5 Cry It Out Red Flags That Mean It’s Really OK To Stop

When you have a baby, waking up in the middle of the night to the sound of cries can become challenging over time. As much as you love your little one, anything that interrupts your own precious sleep can leave you in a less than good mood. This is why, for some families, the cry it out method can be a lifesaver when it comes to helping everyone in the house get a good night's sleep. That being said, there are some cry it out red flags that means it's OK to quit the technique.

According to Baby Center, the cry it out (CIO) method involves allowing your baby to cry for a specified period of time before responding. The theory is that this approach will help your baby learn to soothe himself to sleep without needing to be rocked or fed by a parent. Though the training period can feel like an eternity for some, noted that parents who use the CIO method often see results within four nights.

Although those opposed to cry it out believe that allowing your baby's cries to go unanswered for any period of time is cruel, Baby Center noted that proponents of this method suggest that the crying is simply part of the process as baby gets used to her new sleep schedule.

If you decide to give cry it out a try, it's important that you and your partner are all in. Things like a lack of support and even your own mom guilt can make things more challenging and lead to setbacks in your efforts to help your baby learn to fall asleep on his own. But don't worry. Whether it is a temporary speed bump or a larger issue, with help from your doctor or a sleep coach, you and your baby can begin to enjoy a good night's sleep — until the next sleep regression.


You Feel Guilty

Sleep training can be harder on you than your baby. but once you make the decision to give it a try, you need to commit 100 percent. As What To Expect mentioned, it’s important that you stay consistent with your sleep training. Rushing into the nursery for every cry may actually be keeping your baby from getting to sleep. If you can't resist the urge to comfort them, then it may be time to try something else.


You Don't Have Support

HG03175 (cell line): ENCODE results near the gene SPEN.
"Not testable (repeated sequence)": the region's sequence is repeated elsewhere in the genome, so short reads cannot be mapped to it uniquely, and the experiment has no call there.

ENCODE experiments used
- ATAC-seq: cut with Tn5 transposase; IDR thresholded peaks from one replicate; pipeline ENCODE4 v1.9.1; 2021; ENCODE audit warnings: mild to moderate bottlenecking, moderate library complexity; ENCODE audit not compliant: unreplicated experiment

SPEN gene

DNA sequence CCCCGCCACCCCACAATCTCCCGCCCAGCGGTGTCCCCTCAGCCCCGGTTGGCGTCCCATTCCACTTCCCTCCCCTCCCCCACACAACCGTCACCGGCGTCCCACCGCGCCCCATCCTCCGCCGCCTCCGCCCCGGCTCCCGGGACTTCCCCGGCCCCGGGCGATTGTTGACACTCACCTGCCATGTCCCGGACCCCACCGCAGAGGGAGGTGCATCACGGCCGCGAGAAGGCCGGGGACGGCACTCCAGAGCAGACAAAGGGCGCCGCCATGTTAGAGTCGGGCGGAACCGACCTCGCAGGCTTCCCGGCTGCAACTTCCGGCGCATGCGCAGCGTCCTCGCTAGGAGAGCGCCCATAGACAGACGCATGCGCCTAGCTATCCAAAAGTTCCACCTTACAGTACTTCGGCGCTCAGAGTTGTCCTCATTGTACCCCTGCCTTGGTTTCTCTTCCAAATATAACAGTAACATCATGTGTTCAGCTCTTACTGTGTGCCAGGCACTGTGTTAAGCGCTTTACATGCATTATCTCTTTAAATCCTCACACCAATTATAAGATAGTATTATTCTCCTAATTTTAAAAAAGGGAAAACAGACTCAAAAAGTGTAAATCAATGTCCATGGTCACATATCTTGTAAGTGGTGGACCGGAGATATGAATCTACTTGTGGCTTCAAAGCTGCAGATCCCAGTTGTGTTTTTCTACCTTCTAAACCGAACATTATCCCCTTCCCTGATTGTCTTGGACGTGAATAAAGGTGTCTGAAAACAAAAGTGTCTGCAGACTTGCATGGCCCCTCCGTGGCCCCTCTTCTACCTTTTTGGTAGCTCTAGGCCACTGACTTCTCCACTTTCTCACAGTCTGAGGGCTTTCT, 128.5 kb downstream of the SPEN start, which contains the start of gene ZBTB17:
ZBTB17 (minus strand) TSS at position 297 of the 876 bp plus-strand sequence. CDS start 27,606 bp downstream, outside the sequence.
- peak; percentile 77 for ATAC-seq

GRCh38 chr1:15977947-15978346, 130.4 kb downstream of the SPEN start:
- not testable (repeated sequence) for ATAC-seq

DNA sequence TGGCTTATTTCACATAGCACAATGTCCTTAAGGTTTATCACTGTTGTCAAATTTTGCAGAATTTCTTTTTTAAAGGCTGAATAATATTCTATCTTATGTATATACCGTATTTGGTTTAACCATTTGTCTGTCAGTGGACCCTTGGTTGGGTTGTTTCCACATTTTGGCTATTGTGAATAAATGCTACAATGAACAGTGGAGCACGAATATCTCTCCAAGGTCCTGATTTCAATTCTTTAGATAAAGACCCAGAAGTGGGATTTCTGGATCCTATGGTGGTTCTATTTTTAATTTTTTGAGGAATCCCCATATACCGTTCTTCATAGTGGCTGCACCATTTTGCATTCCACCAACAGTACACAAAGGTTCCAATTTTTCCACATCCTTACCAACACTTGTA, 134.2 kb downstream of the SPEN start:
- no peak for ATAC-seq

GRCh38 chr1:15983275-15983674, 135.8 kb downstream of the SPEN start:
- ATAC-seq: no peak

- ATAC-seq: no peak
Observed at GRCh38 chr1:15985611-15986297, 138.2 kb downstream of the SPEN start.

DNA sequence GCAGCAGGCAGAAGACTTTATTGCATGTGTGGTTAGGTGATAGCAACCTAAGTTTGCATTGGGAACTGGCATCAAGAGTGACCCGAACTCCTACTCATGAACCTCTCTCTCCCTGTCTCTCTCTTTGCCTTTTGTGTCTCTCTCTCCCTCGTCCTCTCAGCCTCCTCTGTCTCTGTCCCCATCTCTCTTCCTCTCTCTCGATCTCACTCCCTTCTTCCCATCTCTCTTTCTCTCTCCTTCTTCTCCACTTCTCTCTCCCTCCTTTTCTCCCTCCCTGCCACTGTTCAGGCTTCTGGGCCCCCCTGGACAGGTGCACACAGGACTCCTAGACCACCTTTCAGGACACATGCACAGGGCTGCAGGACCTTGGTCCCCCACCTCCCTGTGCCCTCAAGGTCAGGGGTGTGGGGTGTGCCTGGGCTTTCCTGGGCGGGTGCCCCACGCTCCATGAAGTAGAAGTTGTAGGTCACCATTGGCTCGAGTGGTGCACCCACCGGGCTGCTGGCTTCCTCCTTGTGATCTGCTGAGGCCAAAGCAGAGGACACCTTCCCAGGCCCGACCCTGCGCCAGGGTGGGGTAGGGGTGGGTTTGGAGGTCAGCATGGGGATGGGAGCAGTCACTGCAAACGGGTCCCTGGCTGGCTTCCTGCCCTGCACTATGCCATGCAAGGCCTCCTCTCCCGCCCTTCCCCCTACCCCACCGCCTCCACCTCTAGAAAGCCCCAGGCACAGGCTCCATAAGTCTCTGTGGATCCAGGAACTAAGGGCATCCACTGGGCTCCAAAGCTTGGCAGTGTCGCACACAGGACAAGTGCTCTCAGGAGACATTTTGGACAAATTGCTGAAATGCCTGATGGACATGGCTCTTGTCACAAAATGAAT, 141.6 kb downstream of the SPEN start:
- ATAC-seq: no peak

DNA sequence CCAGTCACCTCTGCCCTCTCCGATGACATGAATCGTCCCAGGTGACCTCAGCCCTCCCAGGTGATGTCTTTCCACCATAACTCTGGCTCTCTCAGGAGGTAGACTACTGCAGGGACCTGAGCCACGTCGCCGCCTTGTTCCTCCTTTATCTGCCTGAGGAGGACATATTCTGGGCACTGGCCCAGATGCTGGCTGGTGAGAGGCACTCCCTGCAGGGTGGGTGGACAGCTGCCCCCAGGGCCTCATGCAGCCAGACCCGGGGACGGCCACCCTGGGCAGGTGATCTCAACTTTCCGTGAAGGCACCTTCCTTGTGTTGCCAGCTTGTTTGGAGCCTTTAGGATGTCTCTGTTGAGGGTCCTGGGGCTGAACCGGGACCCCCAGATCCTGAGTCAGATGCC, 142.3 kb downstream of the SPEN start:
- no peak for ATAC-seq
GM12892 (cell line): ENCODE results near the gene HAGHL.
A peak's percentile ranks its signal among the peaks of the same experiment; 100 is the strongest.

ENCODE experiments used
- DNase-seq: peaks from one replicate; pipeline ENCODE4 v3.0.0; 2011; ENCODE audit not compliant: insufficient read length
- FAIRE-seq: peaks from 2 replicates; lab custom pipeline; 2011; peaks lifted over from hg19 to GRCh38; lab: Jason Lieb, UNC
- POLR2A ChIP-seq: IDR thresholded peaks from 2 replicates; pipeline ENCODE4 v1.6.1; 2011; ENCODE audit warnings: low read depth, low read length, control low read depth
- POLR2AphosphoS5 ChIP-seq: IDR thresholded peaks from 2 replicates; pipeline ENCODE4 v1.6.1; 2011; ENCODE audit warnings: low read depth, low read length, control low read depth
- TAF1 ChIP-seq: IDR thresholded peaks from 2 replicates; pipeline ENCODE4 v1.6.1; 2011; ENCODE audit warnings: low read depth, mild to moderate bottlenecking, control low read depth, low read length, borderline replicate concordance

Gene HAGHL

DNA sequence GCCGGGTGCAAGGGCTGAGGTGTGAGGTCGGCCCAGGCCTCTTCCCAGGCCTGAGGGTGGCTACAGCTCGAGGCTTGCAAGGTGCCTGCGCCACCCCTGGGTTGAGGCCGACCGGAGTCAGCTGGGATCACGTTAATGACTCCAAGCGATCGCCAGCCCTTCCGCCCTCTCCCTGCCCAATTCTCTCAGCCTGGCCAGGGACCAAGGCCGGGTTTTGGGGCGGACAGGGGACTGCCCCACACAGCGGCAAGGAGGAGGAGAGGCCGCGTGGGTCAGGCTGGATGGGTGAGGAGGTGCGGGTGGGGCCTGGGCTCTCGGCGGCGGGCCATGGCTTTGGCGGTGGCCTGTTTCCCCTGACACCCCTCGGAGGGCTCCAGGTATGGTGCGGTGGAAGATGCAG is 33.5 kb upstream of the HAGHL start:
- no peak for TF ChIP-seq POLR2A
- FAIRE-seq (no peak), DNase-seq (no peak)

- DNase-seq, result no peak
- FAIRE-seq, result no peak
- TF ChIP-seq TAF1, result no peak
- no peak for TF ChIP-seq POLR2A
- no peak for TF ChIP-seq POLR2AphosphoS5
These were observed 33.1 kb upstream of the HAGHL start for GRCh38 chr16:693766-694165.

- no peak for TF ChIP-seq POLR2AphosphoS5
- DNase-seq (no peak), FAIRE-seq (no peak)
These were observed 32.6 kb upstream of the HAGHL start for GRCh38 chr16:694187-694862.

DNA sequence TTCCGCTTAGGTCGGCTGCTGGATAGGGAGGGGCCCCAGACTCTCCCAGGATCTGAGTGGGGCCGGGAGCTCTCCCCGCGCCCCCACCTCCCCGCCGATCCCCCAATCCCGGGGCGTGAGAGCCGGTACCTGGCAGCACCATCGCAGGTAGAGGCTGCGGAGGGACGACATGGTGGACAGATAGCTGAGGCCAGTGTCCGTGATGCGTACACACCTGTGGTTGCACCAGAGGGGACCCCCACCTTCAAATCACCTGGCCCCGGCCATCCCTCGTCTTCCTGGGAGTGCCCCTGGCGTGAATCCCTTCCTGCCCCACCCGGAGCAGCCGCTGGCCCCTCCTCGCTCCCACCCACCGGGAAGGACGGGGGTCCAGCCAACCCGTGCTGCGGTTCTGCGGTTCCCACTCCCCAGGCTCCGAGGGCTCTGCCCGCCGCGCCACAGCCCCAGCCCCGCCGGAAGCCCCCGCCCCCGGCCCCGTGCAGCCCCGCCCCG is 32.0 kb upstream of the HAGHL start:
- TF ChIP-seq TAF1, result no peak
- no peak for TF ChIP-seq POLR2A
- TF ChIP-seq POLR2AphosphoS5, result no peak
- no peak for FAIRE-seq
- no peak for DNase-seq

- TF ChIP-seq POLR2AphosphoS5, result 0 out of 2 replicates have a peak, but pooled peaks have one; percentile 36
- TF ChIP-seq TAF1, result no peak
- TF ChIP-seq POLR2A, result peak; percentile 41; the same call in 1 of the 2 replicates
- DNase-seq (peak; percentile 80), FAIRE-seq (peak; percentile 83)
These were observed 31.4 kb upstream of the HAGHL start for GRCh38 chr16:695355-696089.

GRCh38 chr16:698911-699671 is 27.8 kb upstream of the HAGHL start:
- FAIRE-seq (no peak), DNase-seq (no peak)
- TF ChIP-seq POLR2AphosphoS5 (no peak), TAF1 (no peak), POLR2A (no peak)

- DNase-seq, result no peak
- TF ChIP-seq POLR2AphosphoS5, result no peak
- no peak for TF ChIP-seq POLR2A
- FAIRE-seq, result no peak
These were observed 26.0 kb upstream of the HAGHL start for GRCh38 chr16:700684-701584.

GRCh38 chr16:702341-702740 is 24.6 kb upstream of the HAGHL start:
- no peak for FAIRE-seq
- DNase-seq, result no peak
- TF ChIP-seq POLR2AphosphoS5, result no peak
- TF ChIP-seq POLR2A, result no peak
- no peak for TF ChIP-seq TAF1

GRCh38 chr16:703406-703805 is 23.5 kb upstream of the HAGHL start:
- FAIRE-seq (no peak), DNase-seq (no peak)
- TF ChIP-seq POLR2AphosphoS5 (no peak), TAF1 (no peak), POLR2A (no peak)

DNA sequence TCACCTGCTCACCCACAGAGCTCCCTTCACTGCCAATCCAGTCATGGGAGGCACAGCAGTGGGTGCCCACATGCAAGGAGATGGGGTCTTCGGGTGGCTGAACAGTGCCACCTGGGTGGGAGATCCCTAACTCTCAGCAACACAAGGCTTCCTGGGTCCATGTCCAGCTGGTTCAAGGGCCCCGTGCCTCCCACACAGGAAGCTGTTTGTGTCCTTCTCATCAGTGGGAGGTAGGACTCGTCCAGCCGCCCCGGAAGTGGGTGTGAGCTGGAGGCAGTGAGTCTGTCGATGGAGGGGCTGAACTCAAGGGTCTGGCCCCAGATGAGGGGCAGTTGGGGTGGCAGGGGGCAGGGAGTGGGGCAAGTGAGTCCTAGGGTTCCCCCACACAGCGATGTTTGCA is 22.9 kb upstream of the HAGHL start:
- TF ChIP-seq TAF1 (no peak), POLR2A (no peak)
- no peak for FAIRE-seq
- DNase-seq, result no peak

If you are going to get through this cry it out thing, you're going to need to have as much support as possible. As The Baby Sleep Site mentioned, you and your partner should be on the same page and commit to respond to your baby in the same way. You may also need to have a close friend or family member to vent to when sleep training setbacks are getting the best of you.


Your Baby Isn't The Right Age

It's a good idea to wait to introduce the cry it out technique until your baby is developmentally ready to sleep through the night. According to Baby Center, parents should wait to try sleep training until their baby is 4 to 6 months of age . Your efforts to sleep train too early could be undermined by a need for a late night snack.


You Don't Like Schedules

In order to ensure sleep training success, you need to have a consistent routine in place. As The National Sleep Foundation mentioned, parents should make sure bedtime happens at the same time every night to help their baby get used to the schedule. If you aren't willing or able to implement a sleep routine, the cry it out method may not be the best for your family.


Your Baby Has An Ailment

If your sleep training efforts are coming up short, it may not necessarily be the result of anything you're doing wrong. If your baby wakes up several times during the night or appears overtired the next day, there may be something else going on. As The Sleep Lady mentioned, teething, colic or illness can be the real reason why your baby is crying in the wee hours of the night. Consult with your doctor and try again in a month or so.